Feelings of overwhelm can paralyze us. Keeping track of your to-do list and prioritizing your assignments gives you control over your workday. You can work confidently knowing you've made time for everything and you're not forgetting about any tasks or projects. Journaling is an easy way to keep track of what's important and hold yourself accountable for getting it done.

man writing in journal

Take Note of What You're Doing Right

Sometimes, it feels like we can't do anything right, and it's easy to get down on ourselves if we let that type of thinking take over. Recording your successes at work helps you stay confident—you can look back at your journal and see how much great stuff you've accomplished! That boosts your productivity because you don't waste any time wallowing: instead, you can press forward with confidence.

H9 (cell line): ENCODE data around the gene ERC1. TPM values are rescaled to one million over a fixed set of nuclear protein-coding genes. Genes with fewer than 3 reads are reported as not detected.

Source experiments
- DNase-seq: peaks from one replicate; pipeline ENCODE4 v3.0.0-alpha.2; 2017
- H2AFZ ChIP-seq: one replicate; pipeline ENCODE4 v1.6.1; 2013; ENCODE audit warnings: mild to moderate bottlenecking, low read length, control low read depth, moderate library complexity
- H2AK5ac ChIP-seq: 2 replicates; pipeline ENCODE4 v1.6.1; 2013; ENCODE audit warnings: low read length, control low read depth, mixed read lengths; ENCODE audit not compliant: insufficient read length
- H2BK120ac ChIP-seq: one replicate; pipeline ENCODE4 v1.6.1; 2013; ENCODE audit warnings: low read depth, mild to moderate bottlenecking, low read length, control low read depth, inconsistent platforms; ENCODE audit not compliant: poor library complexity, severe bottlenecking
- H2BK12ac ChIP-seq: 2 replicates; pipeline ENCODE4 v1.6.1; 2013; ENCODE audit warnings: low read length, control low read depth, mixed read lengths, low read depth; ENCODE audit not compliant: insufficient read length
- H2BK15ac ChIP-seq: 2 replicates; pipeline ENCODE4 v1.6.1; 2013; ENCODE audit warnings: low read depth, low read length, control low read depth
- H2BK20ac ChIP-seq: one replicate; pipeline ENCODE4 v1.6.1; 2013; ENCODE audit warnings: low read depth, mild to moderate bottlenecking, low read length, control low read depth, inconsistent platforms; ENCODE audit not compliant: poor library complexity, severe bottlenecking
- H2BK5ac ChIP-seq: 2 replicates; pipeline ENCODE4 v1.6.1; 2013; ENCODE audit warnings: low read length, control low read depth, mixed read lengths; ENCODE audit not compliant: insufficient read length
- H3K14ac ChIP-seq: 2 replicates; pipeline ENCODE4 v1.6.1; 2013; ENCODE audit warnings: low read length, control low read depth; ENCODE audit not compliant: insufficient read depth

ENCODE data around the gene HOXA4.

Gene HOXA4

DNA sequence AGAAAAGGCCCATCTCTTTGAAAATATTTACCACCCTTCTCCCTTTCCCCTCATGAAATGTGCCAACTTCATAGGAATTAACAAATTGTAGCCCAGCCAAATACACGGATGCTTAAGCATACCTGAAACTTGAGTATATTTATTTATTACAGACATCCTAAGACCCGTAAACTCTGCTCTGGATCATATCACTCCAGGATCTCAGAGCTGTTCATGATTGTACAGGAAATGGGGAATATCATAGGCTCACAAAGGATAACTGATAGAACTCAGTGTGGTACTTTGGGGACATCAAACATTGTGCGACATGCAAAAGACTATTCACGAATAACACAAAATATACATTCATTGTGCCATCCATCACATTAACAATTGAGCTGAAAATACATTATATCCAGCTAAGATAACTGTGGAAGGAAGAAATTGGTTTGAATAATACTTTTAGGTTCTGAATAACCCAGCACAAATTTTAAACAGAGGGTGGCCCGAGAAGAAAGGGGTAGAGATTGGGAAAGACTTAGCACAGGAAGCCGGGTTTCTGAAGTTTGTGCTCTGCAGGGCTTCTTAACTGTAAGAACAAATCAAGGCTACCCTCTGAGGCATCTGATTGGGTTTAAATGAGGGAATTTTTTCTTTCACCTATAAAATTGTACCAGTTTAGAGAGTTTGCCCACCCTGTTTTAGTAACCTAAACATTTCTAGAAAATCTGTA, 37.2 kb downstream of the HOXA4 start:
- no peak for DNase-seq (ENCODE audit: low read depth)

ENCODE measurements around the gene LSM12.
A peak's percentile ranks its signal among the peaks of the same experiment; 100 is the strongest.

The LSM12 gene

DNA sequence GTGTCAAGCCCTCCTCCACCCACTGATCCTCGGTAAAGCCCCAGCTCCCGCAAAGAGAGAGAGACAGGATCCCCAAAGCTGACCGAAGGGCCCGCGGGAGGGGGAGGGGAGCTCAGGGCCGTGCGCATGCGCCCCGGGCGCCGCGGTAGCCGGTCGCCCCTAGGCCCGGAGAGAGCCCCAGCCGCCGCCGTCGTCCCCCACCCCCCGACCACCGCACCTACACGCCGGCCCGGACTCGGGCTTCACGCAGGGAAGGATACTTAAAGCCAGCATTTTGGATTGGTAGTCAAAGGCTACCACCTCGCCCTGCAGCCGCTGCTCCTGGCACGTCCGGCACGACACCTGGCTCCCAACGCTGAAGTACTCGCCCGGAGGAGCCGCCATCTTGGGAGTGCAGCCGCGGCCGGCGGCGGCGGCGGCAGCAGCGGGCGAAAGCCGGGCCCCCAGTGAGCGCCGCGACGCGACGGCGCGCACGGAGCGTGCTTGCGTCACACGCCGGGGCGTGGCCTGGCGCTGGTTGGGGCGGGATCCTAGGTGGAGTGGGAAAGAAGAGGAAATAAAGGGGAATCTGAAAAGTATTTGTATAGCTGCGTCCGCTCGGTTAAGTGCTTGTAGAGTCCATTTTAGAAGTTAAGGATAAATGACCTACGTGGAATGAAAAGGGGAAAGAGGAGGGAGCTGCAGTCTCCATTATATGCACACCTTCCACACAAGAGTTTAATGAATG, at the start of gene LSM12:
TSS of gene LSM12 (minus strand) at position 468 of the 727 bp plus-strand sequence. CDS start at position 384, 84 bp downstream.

Collect Ideas

Inspiration and creativity may strike at any moment—even if you're not in a position to act on the idea. Whether it's an idea for a blog post, a marketing plan, or a client interaction, don't assume you're going to remember it when you're ready to work on it. Write it down so you remember to talk to your boss or co-workers about it when the time is right. 

Balance Your Life